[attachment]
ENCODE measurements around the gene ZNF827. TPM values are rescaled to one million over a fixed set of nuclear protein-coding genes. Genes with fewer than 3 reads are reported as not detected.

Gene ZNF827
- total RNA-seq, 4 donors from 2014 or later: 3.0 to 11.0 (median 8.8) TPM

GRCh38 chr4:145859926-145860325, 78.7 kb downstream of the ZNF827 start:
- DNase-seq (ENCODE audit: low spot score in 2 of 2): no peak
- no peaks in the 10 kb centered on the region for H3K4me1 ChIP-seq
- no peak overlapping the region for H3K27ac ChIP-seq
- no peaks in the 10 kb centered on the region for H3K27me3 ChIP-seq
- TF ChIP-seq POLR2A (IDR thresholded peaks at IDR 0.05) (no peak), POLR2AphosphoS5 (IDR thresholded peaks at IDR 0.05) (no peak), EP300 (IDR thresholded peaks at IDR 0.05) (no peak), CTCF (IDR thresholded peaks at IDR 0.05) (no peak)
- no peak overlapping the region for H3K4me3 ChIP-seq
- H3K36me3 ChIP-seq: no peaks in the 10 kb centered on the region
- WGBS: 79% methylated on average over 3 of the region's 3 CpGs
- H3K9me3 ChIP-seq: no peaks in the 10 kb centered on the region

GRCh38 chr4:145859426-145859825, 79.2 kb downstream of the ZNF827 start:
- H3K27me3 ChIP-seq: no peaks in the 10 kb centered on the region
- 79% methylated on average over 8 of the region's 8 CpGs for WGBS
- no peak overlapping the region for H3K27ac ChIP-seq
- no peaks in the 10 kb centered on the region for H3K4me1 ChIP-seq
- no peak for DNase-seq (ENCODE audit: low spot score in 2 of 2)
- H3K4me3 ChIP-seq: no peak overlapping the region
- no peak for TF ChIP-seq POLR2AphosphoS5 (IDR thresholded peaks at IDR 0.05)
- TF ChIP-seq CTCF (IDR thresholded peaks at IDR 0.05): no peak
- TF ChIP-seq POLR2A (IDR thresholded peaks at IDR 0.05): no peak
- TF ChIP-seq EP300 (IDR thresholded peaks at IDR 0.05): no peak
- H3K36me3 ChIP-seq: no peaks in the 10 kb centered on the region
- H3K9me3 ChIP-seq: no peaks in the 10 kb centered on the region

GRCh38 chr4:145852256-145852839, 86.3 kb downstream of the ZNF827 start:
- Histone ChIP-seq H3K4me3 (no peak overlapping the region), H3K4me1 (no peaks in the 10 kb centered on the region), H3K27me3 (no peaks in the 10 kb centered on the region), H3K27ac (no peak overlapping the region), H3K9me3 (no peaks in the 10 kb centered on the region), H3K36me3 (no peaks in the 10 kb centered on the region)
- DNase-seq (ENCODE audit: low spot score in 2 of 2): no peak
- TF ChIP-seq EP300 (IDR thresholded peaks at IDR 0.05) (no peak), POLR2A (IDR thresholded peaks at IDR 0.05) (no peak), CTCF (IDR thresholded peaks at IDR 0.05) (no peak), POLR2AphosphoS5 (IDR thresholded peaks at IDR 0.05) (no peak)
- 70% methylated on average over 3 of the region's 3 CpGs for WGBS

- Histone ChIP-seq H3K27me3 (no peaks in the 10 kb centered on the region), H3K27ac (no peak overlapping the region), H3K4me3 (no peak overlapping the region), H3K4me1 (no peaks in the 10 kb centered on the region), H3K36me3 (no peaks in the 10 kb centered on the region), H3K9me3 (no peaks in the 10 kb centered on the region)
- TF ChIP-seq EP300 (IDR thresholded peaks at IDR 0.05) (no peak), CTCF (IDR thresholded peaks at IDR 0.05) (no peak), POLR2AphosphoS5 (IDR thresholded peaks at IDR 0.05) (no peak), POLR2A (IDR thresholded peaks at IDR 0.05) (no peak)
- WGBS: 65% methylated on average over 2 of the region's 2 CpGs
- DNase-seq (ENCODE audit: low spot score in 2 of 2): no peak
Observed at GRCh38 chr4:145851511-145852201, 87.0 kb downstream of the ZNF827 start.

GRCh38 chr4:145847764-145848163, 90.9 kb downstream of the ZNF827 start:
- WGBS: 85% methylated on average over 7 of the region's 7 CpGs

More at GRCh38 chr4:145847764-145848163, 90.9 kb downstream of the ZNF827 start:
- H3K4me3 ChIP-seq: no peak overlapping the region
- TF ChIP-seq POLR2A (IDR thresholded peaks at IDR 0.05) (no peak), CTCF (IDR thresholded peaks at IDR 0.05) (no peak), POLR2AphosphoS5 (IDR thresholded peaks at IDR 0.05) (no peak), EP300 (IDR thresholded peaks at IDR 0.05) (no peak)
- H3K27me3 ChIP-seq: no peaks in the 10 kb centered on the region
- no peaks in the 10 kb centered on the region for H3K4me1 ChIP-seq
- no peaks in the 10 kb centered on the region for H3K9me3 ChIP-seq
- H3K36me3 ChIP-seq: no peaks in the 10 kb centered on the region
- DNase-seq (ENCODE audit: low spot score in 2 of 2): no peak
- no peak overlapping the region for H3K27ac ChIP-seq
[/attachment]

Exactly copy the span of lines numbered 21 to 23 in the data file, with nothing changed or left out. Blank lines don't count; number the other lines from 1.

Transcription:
- no peak for TF ChIP-seq POLR2AphosphoS5 (IDR thresholded peaks at IDR 0.05)
- TF ChIP-seq CTCF (IDR thresholded peaks at IDR 0.05): no peak
- TF ChIP-seq POLR2A (IDR thresholded peaks at IDR 0.05): no peak